Thursday, February 27, 2014

February 2014: Two weeks in India with Intrepid

It's my seventh time in India but first time in the south and first Intrepid tour.  It's interesting - the UK, Jordan and India are where I keep returning.  UK is understandable - common language and customs, good music and theatre.  I've gone into Jordan eight times:  once with a tour and then as a volunteer on an archaeological project.  India?  Ah, the history, vitality,  color,  variety - all keep me coming back.  I've been to both the northwest and northeast, Sikkim and  central portions -   touristy and non touristy.  But until now, not ever to the South.

And it is another aspect of the Indian landscape.  Tropical and full of temples and churches and scenic beauty. And I was not the only westerner  there. Tourists were event throughout.   When I went to book, several of my favorite budget tours  were full up.   While I had not traveled with Intrepid before, I had heard good things about it and knew their reputation of using local transport whenever possible.  And so they did:  Buses, trains,  tuk-tuks, motorbike, boats! 

And we covered a lot of territory:  From one coast to another, into the Hill country and  a couple of parks,  several cities, Kerala Backwaters and finishing up where we started - Kochi. Three two night stays and the rest for a night only.  A grand circle of sorts.  Kochi to Ooty to Mysore; then over to Mamaliapuram, Pondicherry down to Maduai and over to the Backwaters and Kochi.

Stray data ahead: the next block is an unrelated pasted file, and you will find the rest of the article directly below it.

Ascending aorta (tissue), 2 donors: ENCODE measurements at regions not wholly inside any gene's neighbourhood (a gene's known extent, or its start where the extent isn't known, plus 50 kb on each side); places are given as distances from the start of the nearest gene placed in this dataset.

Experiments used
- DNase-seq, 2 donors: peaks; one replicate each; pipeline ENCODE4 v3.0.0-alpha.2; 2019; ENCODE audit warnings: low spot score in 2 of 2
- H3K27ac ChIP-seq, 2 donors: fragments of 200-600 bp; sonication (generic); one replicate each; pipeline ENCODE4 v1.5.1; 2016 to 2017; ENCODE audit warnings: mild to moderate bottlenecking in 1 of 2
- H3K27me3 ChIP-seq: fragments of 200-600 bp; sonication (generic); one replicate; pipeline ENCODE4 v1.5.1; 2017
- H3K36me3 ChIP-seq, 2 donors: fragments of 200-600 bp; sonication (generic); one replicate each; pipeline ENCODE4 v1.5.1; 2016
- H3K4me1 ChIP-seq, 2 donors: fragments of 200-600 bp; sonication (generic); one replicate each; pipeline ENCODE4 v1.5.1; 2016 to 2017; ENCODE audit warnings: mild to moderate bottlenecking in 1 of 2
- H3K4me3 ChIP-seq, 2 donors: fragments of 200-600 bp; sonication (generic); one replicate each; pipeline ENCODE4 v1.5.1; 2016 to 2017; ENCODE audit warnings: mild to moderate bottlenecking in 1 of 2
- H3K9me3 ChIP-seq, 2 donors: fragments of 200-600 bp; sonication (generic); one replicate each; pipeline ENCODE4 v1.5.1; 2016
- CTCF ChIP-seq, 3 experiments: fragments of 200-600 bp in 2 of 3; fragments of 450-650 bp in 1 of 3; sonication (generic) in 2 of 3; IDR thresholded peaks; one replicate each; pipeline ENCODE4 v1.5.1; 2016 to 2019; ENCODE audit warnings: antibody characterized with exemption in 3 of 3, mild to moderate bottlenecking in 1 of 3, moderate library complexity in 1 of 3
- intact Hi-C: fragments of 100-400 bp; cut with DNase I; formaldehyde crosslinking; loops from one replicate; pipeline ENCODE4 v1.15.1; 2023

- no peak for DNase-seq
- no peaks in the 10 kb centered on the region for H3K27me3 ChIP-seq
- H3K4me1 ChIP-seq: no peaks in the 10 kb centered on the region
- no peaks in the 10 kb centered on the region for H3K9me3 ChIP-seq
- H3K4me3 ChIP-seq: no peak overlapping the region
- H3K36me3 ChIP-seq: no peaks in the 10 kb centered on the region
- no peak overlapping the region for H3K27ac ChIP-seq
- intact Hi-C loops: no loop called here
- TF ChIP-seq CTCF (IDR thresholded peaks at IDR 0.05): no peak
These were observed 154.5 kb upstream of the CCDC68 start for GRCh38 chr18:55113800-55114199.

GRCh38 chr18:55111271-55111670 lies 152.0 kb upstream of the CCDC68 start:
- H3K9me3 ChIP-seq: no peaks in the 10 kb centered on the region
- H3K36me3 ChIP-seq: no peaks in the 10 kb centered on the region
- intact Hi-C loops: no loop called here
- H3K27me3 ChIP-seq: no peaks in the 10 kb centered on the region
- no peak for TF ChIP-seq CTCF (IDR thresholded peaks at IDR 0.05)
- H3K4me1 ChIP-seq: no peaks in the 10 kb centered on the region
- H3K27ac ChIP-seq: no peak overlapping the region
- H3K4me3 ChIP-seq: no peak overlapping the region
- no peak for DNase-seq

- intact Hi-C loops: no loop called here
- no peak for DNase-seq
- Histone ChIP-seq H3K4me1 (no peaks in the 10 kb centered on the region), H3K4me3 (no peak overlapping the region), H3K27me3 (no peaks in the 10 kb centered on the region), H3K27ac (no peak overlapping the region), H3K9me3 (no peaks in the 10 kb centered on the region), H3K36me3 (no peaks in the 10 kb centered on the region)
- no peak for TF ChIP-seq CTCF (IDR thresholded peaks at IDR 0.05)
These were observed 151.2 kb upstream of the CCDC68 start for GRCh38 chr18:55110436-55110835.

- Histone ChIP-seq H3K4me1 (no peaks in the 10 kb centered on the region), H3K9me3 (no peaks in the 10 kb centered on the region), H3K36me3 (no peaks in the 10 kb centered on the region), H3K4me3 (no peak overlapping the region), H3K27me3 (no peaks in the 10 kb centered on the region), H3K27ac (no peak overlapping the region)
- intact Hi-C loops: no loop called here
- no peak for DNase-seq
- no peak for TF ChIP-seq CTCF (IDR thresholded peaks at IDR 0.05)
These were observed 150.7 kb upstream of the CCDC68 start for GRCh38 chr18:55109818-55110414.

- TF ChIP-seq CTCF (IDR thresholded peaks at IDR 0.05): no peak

The group had  a full complement of  twelve plus a local leader.  From the UK, Australia, Germany, South Africa, Vietnam, Canada and the US.  And I again was fortunate in having a sympathico roommate who was on her third consecutive Intrepid Indian tour -several others were doing two back-to-back trips.  We had a really capable and delightful tour leader, one of the best I've run into.

There was the "Toy Train" ride into the Nilgiris Hills and onto Oooty, where in the old days,   Brits had summered during the scorching heat of the lowlands. A little less trashy than elsewhere.  Though India has discouraged  plastic bags,  banned public smoking and most lighting was solar, plastic bottles floated about the lovely Kerala Backwaters  though  our host insisted the lakes were not used for garbage.  However, I did see women doing the family wash at waters' edge and tossing out the kitchen waste.. 

Poverty was less evident in the South than in the North.  Western influence - the Portuegese and the  French were about in the early days -  was more evident, as witness the number of churches and autos/tuk-tuks with Christian signs on the windshields.  Both are crowded, noisy and grubby.  I did miss the colorfully painted trucks of the North -  only saw two and they were a bit long in the tooth.

At one point, we drove through an Army cantonment, most unlikely in any other country to have public roads going through an army base.  It was a large area, home of the Madras Regiment, an army group predating the partition. 

And speaking of driving:  Indian driving is still as it was when I first visited in 2002: frightening!  Even when it's a four lane road, which is rare, passing occurs on the wrong side with vehicles doing a face-to-face confrontation.  And consider that everyone and everything uses the roadway:  trucks, buses, cars, motorcyclists, bicycles, donkey carts, animals and pedestrians.